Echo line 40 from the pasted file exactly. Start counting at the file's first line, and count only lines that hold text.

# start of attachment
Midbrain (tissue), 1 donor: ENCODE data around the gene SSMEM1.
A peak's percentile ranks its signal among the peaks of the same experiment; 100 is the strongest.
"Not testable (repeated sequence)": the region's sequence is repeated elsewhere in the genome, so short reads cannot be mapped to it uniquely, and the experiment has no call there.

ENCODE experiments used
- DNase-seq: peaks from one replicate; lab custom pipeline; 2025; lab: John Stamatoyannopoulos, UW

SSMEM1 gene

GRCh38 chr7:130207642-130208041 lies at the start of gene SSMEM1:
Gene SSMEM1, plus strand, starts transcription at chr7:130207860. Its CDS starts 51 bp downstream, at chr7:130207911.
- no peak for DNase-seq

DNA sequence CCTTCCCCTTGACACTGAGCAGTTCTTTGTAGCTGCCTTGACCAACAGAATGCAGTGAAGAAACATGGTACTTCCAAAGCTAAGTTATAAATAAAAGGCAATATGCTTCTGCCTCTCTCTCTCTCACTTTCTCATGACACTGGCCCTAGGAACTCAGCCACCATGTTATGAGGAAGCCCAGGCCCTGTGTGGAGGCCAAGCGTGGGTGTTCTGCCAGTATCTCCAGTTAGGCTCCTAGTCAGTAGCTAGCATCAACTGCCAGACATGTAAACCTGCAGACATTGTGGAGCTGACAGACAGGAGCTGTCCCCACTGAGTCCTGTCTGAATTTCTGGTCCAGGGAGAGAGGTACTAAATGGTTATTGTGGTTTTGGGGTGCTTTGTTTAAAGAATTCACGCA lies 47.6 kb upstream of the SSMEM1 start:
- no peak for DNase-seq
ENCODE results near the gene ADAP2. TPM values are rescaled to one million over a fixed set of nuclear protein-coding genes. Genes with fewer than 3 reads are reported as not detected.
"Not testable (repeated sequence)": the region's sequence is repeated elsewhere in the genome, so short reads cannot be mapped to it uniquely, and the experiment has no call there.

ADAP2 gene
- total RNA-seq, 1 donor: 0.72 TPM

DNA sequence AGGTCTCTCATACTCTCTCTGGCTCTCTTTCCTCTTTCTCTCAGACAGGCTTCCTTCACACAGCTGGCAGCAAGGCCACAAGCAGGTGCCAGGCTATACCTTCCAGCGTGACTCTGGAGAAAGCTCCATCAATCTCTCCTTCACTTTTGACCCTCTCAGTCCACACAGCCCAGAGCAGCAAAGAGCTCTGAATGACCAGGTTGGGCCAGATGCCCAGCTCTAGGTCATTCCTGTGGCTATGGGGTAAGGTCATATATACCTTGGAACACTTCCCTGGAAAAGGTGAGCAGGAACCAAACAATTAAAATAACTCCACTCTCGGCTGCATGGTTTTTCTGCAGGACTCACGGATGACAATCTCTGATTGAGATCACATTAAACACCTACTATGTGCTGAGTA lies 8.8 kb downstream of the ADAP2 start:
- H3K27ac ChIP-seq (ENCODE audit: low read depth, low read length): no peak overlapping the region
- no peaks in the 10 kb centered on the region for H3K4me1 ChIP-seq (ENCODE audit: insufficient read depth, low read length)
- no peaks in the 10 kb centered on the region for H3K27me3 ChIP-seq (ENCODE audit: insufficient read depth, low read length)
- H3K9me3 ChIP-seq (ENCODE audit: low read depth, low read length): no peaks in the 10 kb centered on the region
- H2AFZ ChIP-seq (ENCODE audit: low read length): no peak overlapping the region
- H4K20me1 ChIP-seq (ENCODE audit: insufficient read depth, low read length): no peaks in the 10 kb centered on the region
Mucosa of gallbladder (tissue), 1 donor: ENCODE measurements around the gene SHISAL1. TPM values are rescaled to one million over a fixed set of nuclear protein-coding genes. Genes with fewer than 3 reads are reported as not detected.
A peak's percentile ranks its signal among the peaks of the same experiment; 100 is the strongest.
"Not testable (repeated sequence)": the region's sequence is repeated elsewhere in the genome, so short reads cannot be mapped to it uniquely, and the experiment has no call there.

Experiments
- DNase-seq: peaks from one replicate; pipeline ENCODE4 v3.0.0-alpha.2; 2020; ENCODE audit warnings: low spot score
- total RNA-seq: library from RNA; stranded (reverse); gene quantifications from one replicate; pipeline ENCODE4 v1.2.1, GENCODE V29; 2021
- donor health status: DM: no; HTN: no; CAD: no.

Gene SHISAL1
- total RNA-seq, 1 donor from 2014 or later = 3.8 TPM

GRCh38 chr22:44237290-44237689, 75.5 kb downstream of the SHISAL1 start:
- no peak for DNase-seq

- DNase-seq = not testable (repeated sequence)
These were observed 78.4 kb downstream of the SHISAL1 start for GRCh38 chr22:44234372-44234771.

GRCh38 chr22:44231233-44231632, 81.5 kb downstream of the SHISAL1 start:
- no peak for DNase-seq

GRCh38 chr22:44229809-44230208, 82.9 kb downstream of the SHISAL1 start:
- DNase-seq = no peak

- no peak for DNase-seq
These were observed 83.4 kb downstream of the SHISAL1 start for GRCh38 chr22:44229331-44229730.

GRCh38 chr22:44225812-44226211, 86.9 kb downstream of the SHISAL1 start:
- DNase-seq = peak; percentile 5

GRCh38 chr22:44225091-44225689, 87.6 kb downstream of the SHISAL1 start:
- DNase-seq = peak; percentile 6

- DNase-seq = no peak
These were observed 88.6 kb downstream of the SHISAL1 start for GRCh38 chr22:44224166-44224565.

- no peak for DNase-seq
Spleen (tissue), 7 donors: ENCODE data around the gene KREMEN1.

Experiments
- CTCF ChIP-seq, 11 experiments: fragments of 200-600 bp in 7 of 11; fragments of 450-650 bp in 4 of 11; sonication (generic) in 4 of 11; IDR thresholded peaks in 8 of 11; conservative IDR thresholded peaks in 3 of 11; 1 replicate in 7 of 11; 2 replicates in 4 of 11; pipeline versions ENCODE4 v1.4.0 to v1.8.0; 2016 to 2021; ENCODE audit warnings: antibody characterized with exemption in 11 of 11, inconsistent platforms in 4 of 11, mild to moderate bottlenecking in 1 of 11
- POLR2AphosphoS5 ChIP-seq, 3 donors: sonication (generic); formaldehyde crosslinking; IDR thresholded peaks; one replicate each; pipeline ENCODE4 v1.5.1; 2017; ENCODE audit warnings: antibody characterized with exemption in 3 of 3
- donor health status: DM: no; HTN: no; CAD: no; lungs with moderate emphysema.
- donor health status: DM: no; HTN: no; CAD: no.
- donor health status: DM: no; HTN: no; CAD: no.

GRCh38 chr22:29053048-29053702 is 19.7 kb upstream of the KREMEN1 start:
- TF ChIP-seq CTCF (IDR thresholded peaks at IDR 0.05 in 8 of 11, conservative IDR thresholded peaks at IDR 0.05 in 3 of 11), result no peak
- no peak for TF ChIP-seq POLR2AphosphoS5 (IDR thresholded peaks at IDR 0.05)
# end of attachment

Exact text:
- no peak for DNase-seq